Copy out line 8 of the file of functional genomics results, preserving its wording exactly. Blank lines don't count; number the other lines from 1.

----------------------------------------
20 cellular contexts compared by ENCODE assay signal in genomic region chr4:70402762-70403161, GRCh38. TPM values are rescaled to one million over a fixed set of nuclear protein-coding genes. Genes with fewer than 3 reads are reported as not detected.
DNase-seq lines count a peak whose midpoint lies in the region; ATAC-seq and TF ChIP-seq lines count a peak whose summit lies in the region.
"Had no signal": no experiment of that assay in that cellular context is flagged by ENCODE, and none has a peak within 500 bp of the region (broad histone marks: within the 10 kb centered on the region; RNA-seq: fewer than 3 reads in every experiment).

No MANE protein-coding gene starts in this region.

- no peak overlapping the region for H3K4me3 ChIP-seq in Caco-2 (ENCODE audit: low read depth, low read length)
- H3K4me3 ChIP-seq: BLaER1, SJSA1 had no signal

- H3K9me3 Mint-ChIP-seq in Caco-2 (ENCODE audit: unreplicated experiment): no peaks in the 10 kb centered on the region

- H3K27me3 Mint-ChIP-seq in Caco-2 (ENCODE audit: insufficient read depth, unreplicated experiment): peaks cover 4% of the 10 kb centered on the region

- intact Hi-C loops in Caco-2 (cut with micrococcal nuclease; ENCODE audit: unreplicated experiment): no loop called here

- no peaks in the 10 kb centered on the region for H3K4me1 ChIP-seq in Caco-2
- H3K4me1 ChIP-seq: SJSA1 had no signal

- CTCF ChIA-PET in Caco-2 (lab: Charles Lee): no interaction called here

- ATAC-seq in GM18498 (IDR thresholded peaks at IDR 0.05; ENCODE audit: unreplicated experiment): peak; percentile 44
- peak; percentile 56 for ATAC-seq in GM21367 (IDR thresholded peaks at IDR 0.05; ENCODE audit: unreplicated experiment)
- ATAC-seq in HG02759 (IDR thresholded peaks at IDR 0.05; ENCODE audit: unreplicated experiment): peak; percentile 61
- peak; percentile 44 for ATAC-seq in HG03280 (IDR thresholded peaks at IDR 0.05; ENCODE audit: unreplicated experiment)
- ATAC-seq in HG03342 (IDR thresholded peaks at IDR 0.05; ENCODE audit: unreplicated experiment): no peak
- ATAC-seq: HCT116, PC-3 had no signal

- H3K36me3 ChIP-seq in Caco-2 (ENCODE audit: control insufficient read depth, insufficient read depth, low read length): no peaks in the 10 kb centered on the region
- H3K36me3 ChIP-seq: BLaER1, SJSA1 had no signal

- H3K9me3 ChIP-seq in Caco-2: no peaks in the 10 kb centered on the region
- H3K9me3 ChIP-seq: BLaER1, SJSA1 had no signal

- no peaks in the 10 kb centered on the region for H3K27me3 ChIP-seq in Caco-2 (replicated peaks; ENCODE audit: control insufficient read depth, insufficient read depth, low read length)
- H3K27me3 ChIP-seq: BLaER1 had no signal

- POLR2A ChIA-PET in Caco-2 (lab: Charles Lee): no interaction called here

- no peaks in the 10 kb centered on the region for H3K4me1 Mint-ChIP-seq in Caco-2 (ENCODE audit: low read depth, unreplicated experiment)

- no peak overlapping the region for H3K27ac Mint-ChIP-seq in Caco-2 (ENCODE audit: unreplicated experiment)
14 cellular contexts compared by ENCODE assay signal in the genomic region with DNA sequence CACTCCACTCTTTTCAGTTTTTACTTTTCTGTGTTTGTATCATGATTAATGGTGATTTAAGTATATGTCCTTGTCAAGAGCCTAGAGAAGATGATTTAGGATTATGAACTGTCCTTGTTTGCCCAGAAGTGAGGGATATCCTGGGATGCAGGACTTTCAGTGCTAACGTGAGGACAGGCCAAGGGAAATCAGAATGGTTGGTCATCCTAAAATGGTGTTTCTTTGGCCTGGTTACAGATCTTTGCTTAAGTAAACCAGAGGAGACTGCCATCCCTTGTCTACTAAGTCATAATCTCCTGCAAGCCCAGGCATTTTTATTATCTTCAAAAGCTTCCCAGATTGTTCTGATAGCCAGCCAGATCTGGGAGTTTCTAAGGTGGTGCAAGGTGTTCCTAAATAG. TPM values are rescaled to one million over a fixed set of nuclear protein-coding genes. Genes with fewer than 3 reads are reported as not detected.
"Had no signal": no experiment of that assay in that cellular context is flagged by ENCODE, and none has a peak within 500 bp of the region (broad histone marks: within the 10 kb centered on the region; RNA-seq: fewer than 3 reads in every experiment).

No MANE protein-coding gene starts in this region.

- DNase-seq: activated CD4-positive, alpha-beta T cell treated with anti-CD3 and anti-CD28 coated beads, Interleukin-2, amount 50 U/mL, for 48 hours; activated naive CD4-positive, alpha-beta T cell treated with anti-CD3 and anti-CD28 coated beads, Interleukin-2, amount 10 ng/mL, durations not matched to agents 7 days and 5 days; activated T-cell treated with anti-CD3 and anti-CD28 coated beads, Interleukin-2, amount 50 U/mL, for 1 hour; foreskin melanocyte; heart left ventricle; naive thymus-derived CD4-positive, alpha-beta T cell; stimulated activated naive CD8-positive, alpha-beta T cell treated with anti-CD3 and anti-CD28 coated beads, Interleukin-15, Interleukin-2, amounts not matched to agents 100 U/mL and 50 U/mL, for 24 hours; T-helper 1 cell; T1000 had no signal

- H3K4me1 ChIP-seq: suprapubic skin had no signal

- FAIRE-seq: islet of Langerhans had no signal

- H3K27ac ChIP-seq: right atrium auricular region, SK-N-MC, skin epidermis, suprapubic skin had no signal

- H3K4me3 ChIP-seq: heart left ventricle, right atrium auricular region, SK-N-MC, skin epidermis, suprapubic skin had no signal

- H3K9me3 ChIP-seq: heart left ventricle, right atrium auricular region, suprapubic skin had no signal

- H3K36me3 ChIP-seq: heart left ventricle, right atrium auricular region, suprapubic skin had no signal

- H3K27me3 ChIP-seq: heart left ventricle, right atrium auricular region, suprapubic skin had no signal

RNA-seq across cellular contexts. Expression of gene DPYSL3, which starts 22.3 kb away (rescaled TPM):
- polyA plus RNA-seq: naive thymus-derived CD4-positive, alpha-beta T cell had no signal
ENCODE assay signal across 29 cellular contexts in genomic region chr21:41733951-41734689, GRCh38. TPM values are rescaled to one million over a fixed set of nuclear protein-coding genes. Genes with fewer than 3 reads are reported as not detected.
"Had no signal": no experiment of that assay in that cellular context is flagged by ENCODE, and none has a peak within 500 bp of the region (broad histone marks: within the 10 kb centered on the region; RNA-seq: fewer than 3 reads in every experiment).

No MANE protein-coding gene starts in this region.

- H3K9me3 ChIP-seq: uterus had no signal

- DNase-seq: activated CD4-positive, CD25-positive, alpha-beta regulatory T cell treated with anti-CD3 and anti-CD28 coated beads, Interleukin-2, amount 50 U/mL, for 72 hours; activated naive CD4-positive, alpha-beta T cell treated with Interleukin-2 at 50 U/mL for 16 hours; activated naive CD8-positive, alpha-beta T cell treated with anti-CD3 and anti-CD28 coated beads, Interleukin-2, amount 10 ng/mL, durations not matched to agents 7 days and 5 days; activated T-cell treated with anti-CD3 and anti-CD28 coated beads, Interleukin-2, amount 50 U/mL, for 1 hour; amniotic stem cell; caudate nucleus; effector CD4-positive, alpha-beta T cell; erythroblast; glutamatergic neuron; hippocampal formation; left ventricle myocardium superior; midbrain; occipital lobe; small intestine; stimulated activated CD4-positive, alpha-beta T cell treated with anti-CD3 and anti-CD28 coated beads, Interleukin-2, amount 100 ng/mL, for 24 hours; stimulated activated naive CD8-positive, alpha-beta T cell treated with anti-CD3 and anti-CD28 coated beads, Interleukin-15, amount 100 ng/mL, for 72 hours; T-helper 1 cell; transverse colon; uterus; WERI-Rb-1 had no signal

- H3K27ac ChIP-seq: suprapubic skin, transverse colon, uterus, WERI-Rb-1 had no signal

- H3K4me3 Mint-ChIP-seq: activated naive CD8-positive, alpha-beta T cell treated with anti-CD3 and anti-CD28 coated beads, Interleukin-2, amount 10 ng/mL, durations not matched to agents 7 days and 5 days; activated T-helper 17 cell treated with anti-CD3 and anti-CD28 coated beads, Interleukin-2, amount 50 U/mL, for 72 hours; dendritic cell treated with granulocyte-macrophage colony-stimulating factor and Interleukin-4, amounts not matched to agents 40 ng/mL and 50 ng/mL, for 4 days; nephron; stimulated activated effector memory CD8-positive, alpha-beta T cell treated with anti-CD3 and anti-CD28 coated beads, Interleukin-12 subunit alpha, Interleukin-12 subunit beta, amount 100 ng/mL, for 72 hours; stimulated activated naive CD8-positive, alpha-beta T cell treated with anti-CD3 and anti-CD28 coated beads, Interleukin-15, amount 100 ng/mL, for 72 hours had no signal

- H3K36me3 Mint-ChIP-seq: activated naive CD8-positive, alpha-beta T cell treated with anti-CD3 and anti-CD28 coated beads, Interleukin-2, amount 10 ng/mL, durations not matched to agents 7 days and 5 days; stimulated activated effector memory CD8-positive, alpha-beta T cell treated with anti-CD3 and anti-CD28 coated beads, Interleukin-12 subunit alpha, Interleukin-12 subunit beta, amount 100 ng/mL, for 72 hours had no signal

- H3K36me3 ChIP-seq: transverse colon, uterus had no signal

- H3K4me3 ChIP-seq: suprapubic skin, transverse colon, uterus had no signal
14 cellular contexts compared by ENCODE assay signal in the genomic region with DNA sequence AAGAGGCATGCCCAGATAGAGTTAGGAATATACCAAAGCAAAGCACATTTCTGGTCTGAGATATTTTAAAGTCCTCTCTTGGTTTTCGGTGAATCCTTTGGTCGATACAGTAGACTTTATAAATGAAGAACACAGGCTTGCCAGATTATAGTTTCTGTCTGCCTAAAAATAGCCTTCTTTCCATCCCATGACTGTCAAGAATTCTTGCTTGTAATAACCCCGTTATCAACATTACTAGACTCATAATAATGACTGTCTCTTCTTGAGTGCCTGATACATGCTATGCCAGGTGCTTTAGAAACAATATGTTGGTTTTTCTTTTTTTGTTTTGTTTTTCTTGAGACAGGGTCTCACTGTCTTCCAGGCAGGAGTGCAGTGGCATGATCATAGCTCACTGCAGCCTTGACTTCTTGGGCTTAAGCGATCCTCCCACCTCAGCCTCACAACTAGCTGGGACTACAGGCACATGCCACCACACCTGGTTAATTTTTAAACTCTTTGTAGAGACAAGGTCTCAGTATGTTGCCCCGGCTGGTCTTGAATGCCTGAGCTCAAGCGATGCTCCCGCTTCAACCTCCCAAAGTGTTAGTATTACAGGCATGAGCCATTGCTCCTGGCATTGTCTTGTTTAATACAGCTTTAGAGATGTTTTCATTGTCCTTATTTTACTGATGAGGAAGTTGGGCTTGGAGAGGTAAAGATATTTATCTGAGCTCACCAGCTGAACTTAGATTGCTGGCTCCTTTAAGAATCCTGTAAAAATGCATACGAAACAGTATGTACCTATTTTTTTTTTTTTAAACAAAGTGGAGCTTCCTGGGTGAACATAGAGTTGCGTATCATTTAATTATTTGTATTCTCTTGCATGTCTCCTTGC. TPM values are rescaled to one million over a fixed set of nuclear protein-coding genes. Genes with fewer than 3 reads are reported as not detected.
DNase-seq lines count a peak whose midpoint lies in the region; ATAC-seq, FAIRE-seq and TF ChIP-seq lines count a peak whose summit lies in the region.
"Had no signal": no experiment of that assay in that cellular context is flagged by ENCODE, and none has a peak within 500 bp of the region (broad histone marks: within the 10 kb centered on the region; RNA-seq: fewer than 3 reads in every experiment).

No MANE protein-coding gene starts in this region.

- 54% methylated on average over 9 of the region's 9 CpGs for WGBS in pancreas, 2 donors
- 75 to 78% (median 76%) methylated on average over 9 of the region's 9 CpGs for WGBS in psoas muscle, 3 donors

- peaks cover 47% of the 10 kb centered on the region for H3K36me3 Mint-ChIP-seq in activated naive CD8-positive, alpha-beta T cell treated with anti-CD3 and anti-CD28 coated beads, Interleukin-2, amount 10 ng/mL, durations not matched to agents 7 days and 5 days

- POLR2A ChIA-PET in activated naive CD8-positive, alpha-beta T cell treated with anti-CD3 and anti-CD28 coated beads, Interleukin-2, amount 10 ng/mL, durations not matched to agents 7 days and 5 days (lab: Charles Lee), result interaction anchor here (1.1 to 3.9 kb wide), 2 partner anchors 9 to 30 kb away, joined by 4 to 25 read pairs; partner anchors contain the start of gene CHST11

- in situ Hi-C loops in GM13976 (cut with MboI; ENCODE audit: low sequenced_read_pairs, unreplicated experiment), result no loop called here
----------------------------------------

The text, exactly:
- H3K27me3 Mint-ChIP-seq in Caco-2 (ENCODE audit: insufficient read depth, unreplicated experiment): peaks cover 4% of the 10 kb centered on the region